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Deep Thrombosis Claims 
Deep Vein Thrombosis 
A deep vein thrombosis, or DVT for short, is a blood clot that forms within a deep vein.  It usually occurs in the leg.  Although it mainly occurs in the legs, a DVT can also develop in the upper limbs, pelvis or abdomen.  This happens in around 4-10% of cases and is linked to severe underlying diseases such as cancer. 
There has been a lot of publicity in recent years regarding people suffering from DVT after long flights, but the earliest case of DVT was recognised around 600–900 BC.  Another very early documented case is thought to have occurred in the 13th century, in the leg of a 20-year-old male. 
Approximately 1 in 1000 adults per year will suffer a deep vein thrombosis.  A DVT in children is very rare, affecting around 1 in 100,000 children. 
The cause behind a DVT is complicated but there are basically three factors at play which increase your likelihood of having a DVT. 
Hypercoagulability – in layman’s terms this is abnormal blood clotting. Basically, something is making the blood “stickier” and causing it to form clumps i.e. clots.  Causes of this can be malignancy (cancer), surgery, trauma, taking the oral contraceptive pill or clotting abnormalities (something you may have been born which) such as thrombophilia. 
Venous stasis – this is slow blood flow in the legs. Causes of venous stasis include immobility e.g. not moving much after surgery or injury, long periods of bed rest or (as referred to earlier, a long flight or drive).  Pregnancy and heart failure can also increase your risk of venous stasis.  However, it should be noted that the risk of developing a DVT from a long-distance flight is very small – statistically 0.01-0.04% for the general population. 
Trauma – injury to the veins caused by inflammation or a previous thrombosis. 
In the 1700s, a deep vein thrombosis in pregnant women was called “milk leg” as it was thought milk was building up in the leg.  The recommended treatment was breastfeeding to alleviate the pressure in the leg! 
Clinical investigations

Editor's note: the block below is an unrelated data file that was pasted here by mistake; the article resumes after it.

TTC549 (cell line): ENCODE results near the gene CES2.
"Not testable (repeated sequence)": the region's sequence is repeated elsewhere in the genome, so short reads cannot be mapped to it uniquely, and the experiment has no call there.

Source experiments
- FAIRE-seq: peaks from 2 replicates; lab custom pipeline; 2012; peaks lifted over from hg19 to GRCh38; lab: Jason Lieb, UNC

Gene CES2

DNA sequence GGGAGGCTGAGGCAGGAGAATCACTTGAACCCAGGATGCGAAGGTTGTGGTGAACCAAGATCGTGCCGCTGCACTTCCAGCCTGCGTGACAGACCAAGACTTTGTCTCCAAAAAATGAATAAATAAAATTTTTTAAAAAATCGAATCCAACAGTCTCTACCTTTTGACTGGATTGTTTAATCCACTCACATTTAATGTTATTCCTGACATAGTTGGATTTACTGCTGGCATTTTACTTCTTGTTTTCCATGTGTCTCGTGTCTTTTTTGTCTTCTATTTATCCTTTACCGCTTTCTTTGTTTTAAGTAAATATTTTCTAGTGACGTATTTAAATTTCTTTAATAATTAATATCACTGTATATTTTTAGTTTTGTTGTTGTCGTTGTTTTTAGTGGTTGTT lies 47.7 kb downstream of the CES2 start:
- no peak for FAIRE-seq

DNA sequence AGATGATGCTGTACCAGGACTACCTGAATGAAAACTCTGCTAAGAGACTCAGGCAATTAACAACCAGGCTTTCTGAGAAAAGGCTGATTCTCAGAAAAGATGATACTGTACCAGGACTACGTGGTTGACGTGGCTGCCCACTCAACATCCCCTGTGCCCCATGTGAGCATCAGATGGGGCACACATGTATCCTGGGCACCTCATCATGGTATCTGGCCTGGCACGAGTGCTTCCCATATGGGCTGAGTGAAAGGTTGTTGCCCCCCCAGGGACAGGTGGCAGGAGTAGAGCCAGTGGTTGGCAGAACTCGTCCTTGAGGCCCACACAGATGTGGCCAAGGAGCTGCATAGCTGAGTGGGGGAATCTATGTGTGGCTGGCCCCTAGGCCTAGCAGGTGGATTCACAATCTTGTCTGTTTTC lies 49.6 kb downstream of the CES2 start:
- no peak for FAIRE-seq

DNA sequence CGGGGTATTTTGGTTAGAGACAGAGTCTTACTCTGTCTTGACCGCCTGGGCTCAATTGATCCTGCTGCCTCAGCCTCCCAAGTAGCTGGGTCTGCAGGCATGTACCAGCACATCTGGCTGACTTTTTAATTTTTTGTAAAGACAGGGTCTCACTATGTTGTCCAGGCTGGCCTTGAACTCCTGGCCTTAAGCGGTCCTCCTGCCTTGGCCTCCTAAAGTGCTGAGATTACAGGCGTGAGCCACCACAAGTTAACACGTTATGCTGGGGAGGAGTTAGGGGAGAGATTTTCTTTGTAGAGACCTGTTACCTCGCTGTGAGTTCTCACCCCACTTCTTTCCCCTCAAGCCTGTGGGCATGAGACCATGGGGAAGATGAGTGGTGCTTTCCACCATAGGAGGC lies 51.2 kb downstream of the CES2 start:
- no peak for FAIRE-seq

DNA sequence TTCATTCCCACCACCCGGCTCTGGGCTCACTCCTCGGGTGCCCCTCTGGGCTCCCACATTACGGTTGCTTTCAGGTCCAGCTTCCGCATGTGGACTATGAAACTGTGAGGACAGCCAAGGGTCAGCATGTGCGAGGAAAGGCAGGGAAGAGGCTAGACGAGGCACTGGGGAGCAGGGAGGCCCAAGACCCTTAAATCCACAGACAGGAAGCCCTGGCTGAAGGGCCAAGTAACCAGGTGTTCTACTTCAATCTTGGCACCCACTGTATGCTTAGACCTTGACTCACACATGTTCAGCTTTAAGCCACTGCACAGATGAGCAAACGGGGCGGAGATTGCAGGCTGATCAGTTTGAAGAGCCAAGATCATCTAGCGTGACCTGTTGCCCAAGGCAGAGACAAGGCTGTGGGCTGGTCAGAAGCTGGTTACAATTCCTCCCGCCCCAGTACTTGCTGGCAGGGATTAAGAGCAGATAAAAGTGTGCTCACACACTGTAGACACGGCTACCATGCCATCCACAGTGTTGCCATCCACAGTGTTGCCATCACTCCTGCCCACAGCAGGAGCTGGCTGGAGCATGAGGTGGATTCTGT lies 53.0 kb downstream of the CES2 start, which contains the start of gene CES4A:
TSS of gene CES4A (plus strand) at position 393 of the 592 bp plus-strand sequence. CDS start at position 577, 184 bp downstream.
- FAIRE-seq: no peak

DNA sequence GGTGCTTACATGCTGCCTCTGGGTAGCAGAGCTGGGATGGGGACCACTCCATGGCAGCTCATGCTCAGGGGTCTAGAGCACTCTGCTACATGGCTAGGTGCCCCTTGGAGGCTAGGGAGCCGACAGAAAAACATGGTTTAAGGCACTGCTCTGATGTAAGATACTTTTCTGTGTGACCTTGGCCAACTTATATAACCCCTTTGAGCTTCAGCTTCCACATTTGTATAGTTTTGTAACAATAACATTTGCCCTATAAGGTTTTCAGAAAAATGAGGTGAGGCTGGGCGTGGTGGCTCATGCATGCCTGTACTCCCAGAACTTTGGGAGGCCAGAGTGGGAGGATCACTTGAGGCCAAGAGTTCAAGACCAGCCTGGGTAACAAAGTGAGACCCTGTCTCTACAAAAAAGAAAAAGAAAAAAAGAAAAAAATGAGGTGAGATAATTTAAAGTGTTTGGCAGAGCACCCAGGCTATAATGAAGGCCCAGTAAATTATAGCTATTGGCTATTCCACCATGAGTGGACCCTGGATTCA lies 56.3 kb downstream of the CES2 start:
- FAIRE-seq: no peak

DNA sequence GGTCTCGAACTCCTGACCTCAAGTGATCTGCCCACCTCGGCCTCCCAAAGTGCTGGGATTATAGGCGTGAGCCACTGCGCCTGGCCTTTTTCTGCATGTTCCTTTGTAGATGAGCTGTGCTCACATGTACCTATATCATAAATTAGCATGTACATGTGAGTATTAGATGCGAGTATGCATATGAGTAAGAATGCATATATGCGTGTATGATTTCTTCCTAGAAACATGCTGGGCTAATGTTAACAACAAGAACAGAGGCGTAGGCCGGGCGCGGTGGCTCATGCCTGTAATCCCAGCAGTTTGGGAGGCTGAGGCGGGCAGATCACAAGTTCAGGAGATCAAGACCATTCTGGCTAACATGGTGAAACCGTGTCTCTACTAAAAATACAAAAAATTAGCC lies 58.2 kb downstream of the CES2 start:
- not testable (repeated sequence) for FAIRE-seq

Doctors use something called ‘differential diagnoses’ to work out what is wrong with you.  Based on your symptoms and history, doctors may have a list of possible causes and whittle it down using blood tests and diagnostic tools such as x-ray, ultrasound, MRI etc.  A DVT can produce similar symptoms to a musculoskeletal injury, a Baker’s cyst (a swelling behind the knee causing pain and inflammation) rupture or cellulitis (bacterial skin infection causing swelling, inflammation and redness). 
Symptoms of a DVT 
Around half of people with a deep vein thrombosis will have no symptoms.  For others, symptoms include pain, swelling, redness or discolouration, increased temperature of symptomatic leg – it will feel warm to the touch and/or there may be swelling of surface veins. 
Pulmonary embolism and post thrombotic syndrome are two of the most common complications of a deep vein thrombosis. 
A pulmonary embolism is when a piece of the blood clot breaks off and travels to your lungs.  It can block the flow of blood to your lungs and in some cases this can be fatal.  If the clot is very small, you may not notice any symptoms but if the clot is large enough, you may experience shortness of breath, feeling dizzy or faint, chest pain, a rapid pulse and/or coughing up blood.  The clot can cause your lungs to collapse and cause heart failure, which may result in death.  1 in 10 people with an untreated deep vein thrombosis will go on to develop a pulmonary embolism.  A pulmonary embolism is a medical emergency and if you have any of the above symptoms or suspect you may have a PE, you should seek immediate medical attention.